What is the best way to train my team for cybersecurity?

  • Article

People are your company’s strongest asset. So how do you make sure they’re not also your weakest link when it comes to cybersecurity? Ultimately it comes down to training and communication.

The biggest protection against cybercrime is awareness. Having the right conversations across your business so that everyone knows their responsibilities and is quick to raise any issues as they arise is key. Supporting that communication with a robust training plan can help you keep your business safe from cybercrime.

Research has shown that even the least-effective training can improve your security significantly. And the average awareness training can give a 37-fold return on investment1. Spending time on user awareness and training can effectively change behaviour and reduce security-related risks by as much as 70%2.

Yet, only 19% of UK small businesses have any security training at all3.

“While technology can help, it will be staff who identify something strange is going on,” says Dr Daniel Prince, associate director and business partnerships manager for Security Lancaster, Lancaster University’s security research centre.

“It will be staff who work out the plan of action to solve the problem and put it right for the company’s customers. Therefore, it’s vital for staff to be trained to identify and respond to cyber security challenges.4”

  1. Don’t ignore your risk

    Mike Cherry, Chairman of the Federation of Small Businesses, says awareness is a key issue. Only by recognising that your business IS at risk will you invest the time to prioritise training.

    And there’s plenty of evidence to convince you. Over the past year, 42% of micro and small businesses were the victims of successful data breaches or attacks, according to the Cyber Security Breaches Survey 20185.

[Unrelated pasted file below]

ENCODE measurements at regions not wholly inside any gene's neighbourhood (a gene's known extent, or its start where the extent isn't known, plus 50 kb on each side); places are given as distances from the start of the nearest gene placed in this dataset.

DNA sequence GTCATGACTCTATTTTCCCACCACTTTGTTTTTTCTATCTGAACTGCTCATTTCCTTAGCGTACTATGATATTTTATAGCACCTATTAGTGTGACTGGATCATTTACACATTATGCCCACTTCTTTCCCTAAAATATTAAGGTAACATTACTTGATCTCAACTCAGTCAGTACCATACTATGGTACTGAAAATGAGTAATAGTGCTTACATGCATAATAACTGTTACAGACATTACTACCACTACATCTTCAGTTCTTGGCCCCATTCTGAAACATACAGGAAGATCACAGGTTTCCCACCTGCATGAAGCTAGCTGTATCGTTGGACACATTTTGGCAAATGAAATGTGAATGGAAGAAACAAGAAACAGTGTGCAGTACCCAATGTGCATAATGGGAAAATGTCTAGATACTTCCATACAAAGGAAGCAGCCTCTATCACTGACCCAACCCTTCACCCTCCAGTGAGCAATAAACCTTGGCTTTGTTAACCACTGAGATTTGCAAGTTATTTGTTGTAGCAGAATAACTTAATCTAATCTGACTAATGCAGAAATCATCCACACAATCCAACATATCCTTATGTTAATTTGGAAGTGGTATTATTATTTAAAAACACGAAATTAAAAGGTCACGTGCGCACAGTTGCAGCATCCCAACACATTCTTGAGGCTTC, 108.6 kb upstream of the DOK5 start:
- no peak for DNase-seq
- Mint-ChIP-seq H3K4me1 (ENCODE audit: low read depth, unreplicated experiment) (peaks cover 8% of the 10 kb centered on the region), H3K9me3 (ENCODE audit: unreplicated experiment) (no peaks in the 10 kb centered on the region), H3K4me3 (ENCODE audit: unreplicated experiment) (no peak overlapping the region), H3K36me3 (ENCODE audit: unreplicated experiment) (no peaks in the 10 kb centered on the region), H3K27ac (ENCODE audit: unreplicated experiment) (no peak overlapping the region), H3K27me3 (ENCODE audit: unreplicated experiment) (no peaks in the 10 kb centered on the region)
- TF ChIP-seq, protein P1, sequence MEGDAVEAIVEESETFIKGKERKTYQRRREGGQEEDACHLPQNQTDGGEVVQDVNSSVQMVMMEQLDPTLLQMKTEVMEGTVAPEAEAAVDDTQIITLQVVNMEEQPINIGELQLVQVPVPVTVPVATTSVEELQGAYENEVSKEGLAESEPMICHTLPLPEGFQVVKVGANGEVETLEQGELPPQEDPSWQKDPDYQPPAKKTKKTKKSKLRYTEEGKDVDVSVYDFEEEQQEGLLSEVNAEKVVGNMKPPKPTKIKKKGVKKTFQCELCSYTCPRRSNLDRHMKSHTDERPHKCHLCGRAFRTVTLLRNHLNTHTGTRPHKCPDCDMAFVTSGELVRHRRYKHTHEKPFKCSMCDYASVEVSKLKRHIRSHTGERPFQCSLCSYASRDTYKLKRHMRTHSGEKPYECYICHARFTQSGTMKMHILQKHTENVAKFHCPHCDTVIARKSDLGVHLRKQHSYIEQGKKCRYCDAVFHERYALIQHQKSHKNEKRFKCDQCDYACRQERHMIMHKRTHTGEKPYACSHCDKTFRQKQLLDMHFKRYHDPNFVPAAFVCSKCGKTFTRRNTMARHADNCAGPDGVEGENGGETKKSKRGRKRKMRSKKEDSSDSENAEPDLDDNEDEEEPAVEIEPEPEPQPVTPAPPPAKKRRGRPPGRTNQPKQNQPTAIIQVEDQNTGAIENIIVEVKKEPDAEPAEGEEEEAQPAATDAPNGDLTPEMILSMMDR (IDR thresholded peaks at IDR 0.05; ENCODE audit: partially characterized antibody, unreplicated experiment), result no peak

A member of your staff opening a single attachment in a phishing email could infect your whole system. Lost or corrupted files could disrupt your business for days, lose you customers and goodwill.

  2. Train everyone

    Anyone in your business who receives email, uses the internet or attaches a USB stick or hard drive could inadvertently open your door to a cybercriminal. That’s why everyone needs to be aware of what to look for and what to do in case of an attack – not just managers or IT staff. It needs to be communicated throughout the business.

    “Staff do not need to be experts…but be confident in spotting that something is not quite right,” says Daniel Prince. “Equally staff need to know how to respond and report things they find, in the same way they need to know how to respond to events such as fires in their building.”

  3. Prioritise the main risks

    Mike Cherry says some businesses may want to buy in training, but awareness training is often the first step.

    “On the whole, there are often many simple measures to take, such as looking into more firewall and cyber protection,” he says, “as well as ensuring data is encrypted and passwords are secure.”

    The National Centre for Cyber Security highlights these key topics for cybersecurity training:

    • Using strong passwords
    • Being alert to spam and phishing in emails
    • Backing up data
    • Using antivirus software
    • Using only known and secure wifi connections out of the office

  4. Test yourselves

    Experiment with simulated attacks and tests. By running a mock phishing attack, you can identify weak spots where staff need extra guidance.

    It’s important that staff don’t feel singled out if they make a mistake. It could discourage them from reporting a problem in the future.

  5. Keep up with the cybercriminals

    Training and awareness should be ongoing. Threats are ever-changing and cybercriminals find new ways to dodge security.

    Consider signing up for the free Action Fraud Alert service6 for the latest information about scams and fraud in your area.

    To improve your cybersecurity further, you can go for certification under the Cyber Essentials scheme7, which shows your customers or prospective customers that you take their data seriously.

    “Cyberattacks are becoming more common and more costly to businesses as well as to customers,” says Mike Cherry. “Since the introduction of GDPR, it’s more important than ever that businesses keep their data secure and that customers know that their information is safe.”

    For top tips on how you and your team can stay safe from cybercrime, download our handy guide

Spending time on user awareness and training can effectively change behaviour and reduce security-related risks by as much as 70%.

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